The city - sliced, diced and served with a dash of sauce
Pic/Sayyed Sameer Abedi
She’s feeling chilli
A woman inspects a batch of drying chillies at Nehru Nagar ST Bus Despot in Kurla on Thursday
Just press stay
Here’s a hotel that literally represents the times that we live in. Kings Hotel and Resort has launched in Karnala, where each room is themed on a different social media platform, including YouTube, Twitter and Instagram. “Everyone uses social media these days, so when I had the opportunity to connect everyone with their daily life while on vacation, I jumped at the possibility,” shared owner Shreyas Kudalkar, adding, “Each of our rooms has a distinct ambience that connects visitors to their preferred application.”
Wake up and smell the cocktail
Thaneites can now expect a dual F&B experience. Newly opened Magna Café and Bar is adopting a coffee-to-cocktails concept where the space has the ambience of a café while there is still sunlight streaming in through the windows of the glass façade, before drinks start pouring and a DJ builds a party vibe for the night’s entertainment. Co-founder Niketa Sharma clarified that alcohol will also be available during the day, with options like craft beer and mimosa. She also said, “We have a brunch menu till 6 pm, [after which] the transition into the party atmosphere will be a smooth affair.”
Farewell, Uncle Neil
This diarist could hear the respect and debt of gratitude that William Richmond Basaiawmoit, lead singer of Shillong Chamber Choir (SCC), displayed over the phone while talking about Neil Nongkynrih (inset) — or ‘Uncle Neil’ — the founder who passed away in the city this week. Nongkynrih died aged 51, after hand-picking and nurturing members of the choir, some of the finest western musical talent in the country today. He was like a shepherd, Basaiawmoit said, adding, “It was not about him.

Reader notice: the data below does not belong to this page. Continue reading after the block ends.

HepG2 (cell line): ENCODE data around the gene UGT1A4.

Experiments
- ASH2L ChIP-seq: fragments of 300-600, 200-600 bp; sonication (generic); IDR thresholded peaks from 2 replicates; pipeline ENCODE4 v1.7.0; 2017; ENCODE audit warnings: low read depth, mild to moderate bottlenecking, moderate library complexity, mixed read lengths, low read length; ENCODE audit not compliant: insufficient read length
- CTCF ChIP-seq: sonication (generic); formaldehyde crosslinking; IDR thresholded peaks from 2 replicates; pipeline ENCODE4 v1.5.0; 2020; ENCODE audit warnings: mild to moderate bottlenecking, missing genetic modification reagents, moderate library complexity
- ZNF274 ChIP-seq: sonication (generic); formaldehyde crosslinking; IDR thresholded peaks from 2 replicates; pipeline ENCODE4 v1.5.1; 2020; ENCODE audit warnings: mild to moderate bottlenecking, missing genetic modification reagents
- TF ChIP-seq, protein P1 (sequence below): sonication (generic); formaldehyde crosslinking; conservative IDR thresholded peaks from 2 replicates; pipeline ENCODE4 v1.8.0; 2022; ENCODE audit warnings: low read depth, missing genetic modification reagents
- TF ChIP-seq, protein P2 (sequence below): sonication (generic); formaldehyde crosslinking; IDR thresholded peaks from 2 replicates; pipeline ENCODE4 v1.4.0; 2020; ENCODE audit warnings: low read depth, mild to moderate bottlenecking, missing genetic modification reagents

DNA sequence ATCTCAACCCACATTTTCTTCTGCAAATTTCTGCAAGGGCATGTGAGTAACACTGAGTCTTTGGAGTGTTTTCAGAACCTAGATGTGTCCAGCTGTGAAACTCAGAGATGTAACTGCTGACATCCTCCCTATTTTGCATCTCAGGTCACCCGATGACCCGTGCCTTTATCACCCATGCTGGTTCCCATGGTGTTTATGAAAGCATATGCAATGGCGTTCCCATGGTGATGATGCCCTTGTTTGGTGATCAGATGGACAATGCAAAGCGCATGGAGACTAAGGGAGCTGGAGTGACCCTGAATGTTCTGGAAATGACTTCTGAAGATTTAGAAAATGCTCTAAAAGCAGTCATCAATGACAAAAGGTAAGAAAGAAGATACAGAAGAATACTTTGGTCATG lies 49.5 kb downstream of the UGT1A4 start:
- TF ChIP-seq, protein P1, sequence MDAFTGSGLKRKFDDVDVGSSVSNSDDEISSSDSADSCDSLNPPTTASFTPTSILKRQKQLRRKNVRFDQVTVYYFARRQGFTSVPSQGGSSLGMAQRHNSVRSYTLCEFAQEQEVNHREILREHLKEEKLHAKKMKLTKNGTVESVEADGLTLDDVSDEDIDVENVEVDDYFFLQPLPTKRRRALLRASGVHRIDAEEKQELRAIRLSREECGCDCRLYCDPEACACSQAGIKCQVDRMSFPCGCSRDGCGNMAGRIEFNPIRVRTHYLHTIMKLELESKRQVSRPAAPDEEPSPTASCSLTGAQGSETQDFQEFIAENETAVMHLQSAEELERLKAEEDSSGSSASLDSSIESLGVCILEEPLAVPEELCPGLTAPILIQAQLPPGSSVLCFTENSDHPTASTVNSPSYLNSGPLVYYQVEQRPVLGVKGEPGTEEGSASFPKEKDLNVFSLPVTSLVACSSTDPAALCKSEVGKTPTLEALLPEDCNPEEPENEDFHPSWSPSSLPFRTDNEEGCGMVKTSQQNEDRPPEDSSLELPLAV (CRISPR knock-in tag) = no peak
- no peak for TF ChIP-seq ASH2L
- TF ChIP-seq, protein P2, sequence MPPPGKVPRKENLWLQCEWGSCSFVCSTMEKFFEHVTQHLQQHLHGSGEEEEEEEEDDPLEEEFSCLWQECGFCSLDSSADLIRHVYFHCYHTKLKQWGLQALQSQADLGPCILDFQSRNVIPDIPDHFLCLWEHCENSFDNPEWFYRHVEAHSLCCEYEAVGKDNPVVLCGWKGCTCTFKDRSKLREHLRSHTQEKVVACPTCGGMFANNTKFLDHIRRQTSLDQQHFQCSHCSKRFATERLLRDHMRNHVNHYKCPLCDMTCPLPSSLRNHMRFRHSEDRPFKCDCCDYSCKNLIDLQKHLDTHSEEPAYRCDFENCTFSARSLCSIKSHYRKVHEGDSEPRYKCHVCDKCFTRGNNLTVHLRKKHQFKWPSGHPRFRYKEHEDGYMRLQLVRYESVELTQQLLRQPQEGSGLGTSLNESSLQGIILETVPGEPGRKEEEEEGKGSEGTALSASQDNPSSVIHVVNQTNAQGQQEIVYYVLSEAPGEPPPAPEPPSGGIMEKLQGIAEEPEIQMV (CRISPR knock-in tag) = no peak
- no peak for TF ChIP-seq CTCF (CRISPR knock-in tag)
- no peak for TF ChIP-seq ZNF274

William Richmond Basaiawmoit (centre) with the Shillong Chamber Choir
The intention was always to make the others grow, with a solid foundation based on the right principles and morals — that’s something he strove for more than anything.” The singer also shared that the choir now intends to complete Nongkynrih’s unfinished projects because “the world deserves to hear them”. “His dream was to reveal an opera, and that shall be fulfilled,” Basaiawmoit told us, adding that he had gone to visit the founder-mentor when he’d been hospitalised and told him that recording was already in progress for a gospel piece he’d written. “Uncle Neil had a smile on his face, because he knew that it had been completed.”
Wheels of change in Alibaug
A still from a video for the initiative, showing a girl on a cycle in Alibaug
Alibaug might be an attractive destination for Mumbaikars seeking a getaway, but girl students from low-income families there sometimes have to walk six km to get to school for basic education. This leads to a high number of dropouts and so, to mitigate that problem, charity initiative BookASmile has joined hands with NGO Centre for Transforming India to pledge 500 bicycles for girls who need them, under the banner, #RideTo Change. “Till date, access to education for the girl child remains a challenge, making it a distant reality for many girls in the country. We hope to create a positive impact in the lives of young girls and help them unlock their potential,” shared Farzana Cama Balpande, head, BookASmile.
The jury is out
Karwaan: The Heritage Exploration Initiative is a student-led effort that aims to revive love in people for the country’s history. In 2020, they started the Karwaan Book of the Year list where they announce winners in four categories — ancient, medieval, modern and contemporary history. Earlier, an in-house team would select the books. But this year, they have introduced a stellar jury of 19 globally renowned historians and academics, including professor Romila Thapar (in pic), who is chairing the shortlist jury. Founder Eshan Sharma revealed that they are looking to announce the final list sometime in July. “Our aim is to promote historical scholarship that is going on, and to acknowledge new and young scholarly work,” he said.